The Restoule decision is an important elaboration of the views expressed by both Binnie J and McLaughlin CJ, in the Marshall case (R v. Marshall; R v. Bernard, 2005 SCC 43, [2005] 2 SCR 220), where the Supreme Court of Canada discussed the critical issue of how the courts needed to interpret treaties signed between the Crown and First Nations. The principle that the Court had to engage in an exercise of finding the common intent of the parties, based on both written record and an appreciation for indigenous culture and history, and then interpret the wording in a liberal and broad way with the premise that both sides would have come to the negotiations with deeply different backgrounds and expectations, is expressed most clearly in this important judgment.

This decision has considerable financial implications that go well beyond the immediate interests of the parties. The “historic treaties” of both the nineteenth  and early twentieth centuries contain both clauses dealing with payments and other obligations, as well as language about “cede and surrender.” The premise of the judgment of Hennessy J, is that the First Nations would only have made such a major concession of cede and surrender if they felt that the economic reward for such a concession was significant.

The negotiation of the so-called “modern treaties” since the historic Calder case have also thrown light on the difficulty with the historic treaties and the mutual obligations they have produced. The Court made it clear in Marshall that the notion that these older treaties are of historical interest only cannot withstand scrutiny. The more difficult question—and one which has yet to receive full, modern, judicial consideration—is whether the interpretation that both the provincial and federal Crown have of the meaning of the historic treaties can pass the tests of reasonableness and equity. As modern treaties become more complex and fulsome, and deal more broadly with issues of self-government and jurisdiction, it will be more difficult for both governments and the Courts to restrict the historic treaties and the vast territories they cover to the tight and tiny sandbox that is reflected in the Indian Act and how the Crown has exercised its prerogative over many years.

This is the issue that is opened by Restoule, and it is an issue of great legal, financial, and moral consequence.

An equally important issue has been raised by the Canadian Human Rights Tribunal in the Caring Society decisions. Cindy Blackstock, a social worker with experience in child welfare issues in both Indigenous and non-Indigenous communities, realized many years ago that there was a deep divide between the resources available to parents on and off reserve. She brought her claim to the Canadian Human Rights Tribunal, arguing that the discrepancy in this treatment was a breach of the Canadian Human Rights Code.

The federal government fought and continues to fight this case very hard, one suspects principally because they realized that this decision would have major financial implications. They argued that the Tribunal had no jurisdiction to deal with the issue, and it took a strong rebuke from the Federal Court of Appeal for the issue to be tried on its merits by the Human Rights Tribunal.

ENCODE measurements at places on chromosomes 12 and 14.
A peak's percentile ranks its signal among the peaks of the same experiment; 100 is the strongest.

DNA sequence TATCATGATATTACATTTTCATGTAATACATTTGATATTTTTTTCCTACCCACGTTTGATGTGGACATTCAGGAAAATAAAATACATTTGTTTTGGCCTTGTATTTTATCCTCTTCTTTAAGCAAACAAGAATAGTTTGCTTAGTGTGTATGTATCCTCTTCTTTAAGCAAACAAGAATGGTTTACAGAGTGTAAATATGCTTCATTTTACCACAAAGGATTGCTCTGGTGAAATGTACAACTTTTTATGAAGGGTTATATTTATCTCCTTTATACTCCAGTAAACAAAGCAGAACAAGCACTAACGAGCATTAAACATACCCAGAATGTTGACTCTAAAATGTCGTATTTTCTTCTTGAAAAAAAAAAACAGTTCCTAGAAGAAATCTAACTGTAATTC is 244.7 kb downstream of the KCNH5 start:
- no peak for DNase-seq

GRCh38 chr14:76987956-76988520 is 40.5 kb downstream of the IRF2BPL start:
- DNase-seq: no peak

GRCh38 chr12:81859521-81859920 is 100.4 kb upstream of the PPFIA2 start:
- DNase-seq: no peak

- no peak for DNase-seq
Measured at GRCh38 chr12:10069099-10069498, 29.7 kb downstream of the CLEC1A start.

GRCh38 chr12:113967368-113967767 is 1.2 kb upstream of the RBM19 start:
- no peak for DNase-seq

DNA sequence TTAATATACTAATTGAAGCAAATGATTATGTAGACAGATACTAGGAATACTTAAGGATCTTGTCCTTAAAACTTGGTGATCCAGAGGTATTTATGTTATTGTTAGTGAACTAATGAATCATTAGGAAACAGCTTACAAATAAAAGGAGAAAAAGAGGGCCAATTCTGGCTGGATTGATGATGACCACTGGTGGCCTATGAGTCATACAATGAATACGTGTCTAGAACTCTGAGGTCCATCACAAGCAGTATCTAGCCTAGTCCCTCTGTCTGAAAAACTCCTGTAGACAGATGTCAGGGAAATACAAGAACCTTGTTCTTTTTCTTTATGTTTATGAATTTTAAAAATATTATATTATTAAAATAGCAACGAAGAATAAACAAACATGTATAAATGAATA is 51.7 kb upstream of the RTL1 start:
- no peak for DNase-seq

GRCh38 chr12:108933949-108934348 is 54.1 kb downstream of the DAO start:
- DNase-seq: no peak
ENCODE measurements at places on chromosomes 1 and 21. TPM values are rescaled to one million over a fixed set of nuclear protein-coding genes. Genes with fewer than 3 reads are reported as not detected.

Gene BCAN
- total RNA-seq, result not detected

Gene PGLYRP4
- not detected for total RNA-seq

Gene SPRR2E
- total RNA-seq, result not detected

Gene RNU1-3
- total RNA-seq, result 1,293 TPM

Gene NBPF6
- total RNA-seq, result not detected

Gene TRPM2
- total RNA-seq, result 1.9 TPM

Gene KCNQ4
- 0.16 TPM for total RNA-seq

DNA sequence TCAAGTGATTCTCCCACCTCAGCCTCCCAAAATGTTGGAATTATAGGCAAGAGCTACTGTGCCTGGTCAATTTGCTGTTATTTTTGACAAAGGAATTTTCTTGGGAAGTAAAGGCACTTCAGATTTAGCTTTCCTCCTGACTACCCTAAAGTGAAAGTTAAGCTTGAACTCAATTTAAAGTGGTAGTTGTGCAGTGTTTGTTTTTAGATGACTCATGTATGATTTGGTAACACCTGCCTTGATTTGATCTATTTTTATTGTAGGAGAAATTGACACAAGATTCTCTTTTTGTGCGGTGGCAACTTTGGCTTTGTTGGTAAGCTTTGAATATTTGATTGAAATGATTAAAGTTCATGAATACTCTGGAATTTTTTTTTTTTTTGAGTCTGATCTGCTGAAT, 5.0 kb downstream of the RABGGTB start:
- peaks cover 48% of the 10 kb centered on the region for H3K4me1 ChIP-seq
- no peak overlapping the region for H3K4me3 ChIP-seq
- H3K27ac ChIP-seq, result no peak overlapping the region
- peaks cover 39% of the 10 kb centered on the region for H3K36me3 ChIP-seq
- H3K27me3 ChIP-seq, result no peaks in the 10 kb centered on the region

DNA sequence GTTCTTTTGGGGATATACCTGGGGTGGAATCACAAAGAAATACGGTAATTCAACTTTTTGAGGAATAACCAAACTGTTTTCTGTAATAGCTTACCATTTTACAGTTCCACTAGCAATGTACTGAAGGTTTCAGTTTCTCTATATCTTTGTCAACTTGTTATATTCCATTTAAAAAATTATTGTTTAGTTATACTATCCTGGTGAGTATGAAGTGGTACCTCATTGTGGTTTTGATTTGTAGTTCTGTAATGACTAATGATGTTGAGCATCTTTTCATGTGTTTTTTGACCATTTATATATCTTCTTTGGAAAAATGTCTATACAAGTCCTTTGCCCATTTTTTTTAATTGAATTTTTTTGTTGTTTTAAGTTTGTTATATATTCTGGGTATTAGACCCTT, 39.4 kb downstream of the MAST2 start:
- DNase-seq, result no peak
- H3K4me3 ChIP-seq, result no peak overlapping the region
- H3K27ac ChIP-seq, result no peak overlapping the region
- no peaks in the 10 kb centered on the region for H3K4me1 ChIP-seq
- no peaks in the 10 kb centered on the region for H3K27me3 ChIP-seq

The Tribunal’s decision in First Nations Child and Family Caring Society of Canada et al. v. Attorney General of Canada (for the Minister of Indian and Northern Affairs Canada), 2016 CHRT 2 was groundbreaking, and one of the first political determinations of the newly elected Trudeau government was to reject the idea of appealing the initial finding and award. This would have serious consequences, because the complainants naturally assumed that the government would immediately implement the decision. What has followed has not been a celebration, but rather a difficult exercise in the Crown insisting that the complainant and indeed the Tribunal had gone too far in the interpretation of the decision, and accusations of bad faith and foot dragging from the other side. 

The latest round of the saga, which is as of this writing is still ongoing, was a decision by the Tribunal to award damages to be awarded to individual complainants, and the Crown taking this decision to judicial review on the grounds that the Tribunal had gone beyond their jurisdiction in making such an award. The newly re-elected Trudeau government has insisted they are willing to negotiate a settlement based on the Tribunal’s finding of discrimination, but rejecting the amount of the award. Whether this produces a new settlement, or renewed litigation, is unknown at the time of this writing. There is also a class action pending on this, and other issues.

What remains significant is the rejection by the Tribunal of the foundational argument of the Crown, which was that it remains a matter of full discretion by the Crown to determine what payments with respect to child welfare are sufficient or adequate. In insisting that, in fact, the government had to comply with basic principles of non-discrimination and needed to ensure that its payments took full account of impact of expenditure on outcomes, it thus embraced the logic of affirmative action—it is not enough for spending to be “equal.” Spending must, in fact, be designed to make up for lost ground, and to take into account the impact of ongoing discrimination. 

The Caring Society decisions have implications that go well beyond child welfare. A recent class action case on the historic and ongoing impact of once called “Indian Hospitals” and another on the ongoing effect of inadequate treatment of drinking water in hundreds of communities are just the tip of the proverbial iceberg. The bills for Canada’s discriminatory policies and practices, and their ongoing impact, are coming due.

These issues will not be remedied in a year, or in one or two landmark decisions. But there will be no avoiding them.